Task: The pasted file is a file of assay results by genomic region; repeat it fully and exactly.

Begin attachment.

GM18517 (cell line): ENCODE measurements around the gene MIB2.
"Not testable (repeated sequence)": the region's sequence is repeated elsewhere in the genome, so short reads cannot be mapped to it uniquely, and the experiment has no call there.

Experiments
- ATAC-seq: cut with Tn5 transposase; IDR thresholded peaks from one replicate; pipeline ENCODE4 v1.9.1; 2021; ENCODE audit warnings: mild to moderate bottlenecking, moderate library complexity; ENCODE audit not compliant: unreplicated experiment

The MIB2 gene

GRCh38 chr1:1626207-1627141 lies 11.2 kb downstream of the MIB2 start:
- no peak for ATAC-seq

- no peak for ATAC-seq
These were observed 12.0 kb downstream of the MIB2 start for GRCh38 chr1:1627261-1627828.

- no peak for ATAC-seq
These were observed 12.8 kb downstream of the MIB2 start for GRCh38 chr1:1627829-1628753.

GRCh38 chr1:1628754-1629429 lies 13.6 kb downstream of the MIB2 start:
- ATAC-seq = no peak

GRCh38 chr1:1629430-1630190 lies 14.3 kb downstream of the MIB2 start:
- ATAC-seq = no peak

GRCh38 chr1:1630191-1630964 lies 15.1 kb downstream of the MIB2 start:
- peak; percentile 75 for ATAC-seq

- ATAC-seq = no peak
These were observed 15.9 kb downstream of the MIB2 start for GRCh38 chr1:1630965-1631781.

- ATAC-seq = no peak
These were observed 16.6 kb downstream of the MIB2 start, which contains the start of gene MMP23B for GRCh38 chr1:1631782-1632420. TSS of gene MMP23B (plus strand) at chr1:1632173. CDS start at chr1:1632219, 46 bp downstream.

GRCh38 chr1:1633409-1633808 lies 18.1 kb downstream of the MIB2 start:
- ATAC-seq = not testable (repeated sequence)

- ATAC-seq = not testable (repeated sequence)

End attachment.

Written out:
GM18517 (cell line): ENCODE measurements around the gene MIB2.
"Not testable (repeated sequence)": the region's sequence is repeated elsewhere in the genome, so short reads cannot be mapped to it uniquely, and the experiment has no call there.

Experiments
- ATAC-seq: cut with Tn5 transposase; IDR thresholded peaks from one replicate; pipeline ENCODE4 v1.9.1; 2021; ENCODE audit warnings: mild to moderate bottlenecking, moderate library complexity; ENCODE audit not compliant: unreplicated experiment

The MIB2 gene

GRCh38 chr1:1626207-1627141 lies 11.2 kb downstream of the MIB2 start:
- no peak for ATAC-seq

- no peak for ATAC-seq
These were observed 12.0 kb downstream of the MIB2 start for GRCh38 chr1:1627261-1627828.

- no peak for ATAC-seq
These were observed 12.8 kb downstream of the MIB2 start for GRCh38 chr1:1627829-1628753.

GRCh38 chr1:1628754-1629429 lies 13.6 kb downstream of the MIB2 start:
- ATAC-seq = no peak

GRCh38 chr1:1629430-1630190 lies 14.3 kb downstream of the MIB2 start:
- ATAC-seq = no peak

GRCh38 chr1:1630191-1630964 lies 15.1 kb downstream of the MIB2 start:
- peak; percentile 75 for ATAC-seq

- ATAC-seq = no peak
These were observed 15.9 kb downstream of the MIB2 start for GRCh38 chr1:1630965-1631781.

- ATAC-seq = no peak
These were observed 16.6 kb downstream of the MIB2 start, which contains the start of gene MMP23B for GRCh38 chr1:1631782-1632420. TSS of gene MMP23B (plus strand) at chr1:1632173. CDS start at chr1:1632219, 46 bp downstream.

GRCh38 chr1:1633409-1633808 lies 18.1 kb downstream of the MIB2 start:
- ATAC-seq = not testable (repeated sequence)

- ATAC-seq = not testable (repeated sequence)